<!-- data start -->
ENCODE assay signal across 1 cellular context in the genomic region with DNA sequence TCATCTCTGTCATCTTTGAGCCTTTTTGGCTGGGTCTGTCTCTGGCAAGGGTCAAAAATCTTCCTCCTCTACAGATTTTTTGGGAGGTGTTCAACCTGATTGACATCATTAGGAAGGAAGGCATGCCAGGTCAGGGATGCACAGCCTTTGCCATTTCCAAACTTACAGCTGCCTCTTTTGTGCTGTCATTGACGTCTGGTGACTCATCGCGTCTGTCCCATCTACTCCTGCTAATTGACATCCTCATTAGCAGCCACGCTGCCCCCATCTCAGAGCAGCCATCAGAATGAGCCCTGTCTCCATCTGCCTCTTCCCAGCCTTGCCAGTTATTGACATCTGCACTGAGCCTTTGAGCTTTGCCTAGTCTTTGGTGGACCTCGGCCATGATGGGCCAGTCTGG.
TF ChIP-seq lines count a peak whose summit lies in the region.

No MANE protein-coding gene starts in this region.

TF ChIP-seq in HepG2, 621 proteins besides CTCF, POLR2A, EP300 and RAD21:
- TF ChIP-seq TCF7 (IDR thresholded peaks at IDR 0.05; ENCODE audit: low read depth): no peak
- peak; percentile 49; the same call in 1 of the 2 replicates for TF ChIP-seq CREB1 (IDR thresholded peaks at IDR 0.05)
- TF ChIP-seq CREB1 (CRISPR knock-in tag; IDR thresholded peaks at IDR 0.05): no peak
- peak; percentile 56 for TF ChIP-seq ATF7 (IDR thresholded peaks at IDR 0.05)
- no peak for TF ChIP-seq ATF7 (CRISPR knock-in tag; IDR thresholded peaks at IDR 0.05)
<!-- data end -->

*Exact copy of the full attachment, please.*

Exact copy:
ENCODE assay signal across 1 cellular context in the genomic region with DNA sequence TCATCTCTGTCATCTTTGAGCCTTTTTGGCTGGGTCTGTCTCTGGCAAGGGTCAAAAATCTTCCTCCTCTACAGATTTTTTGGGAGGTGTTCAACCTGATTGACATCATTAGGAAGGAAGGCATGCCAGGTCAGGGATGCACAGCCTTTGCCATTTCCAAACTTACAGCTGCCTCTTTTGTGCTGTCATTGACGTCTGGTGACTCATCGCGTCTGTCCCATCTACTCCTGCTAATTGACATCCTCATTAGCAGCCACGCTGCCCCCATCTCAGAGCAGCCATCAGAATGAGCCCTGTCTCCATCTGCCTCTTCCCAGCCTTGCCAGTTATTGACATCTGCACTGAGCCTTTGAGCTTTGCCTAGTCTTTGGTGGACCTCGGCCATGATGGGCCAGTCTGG.
TF ChIP-seq lines count a peak whose summit lies in the region.

No MANE protein-coding gene starts in this region.

TF ChIP-seq in HepG2, 621 proteins besides CTCF, POLR2A, EP300 and RAD21:
- TF ChIP-seq TCF7 (IDR thresholded peaks at IDR 0.05; ENCODE audit: low read depth): no peak
- peak; percentile 49; the same call in 1 of the 2 replicates for TF ChIP-seq CREB1 (IDR thresholded peaks at IDR 0.05)
- TF ChIP-seq CREB1 (CRISPR knock-in tag; IDR thresholded peaks at IDR 0.05): no peak
- peak; percentile 56 for TF ChIP-seq ATF7 (IDR thresholded peaks at IDR 0.05)
- no peak for TF ChIP-seq ATF7 (CRISPR knock-in tag; IDR thresholded peaks at IDR 0.05)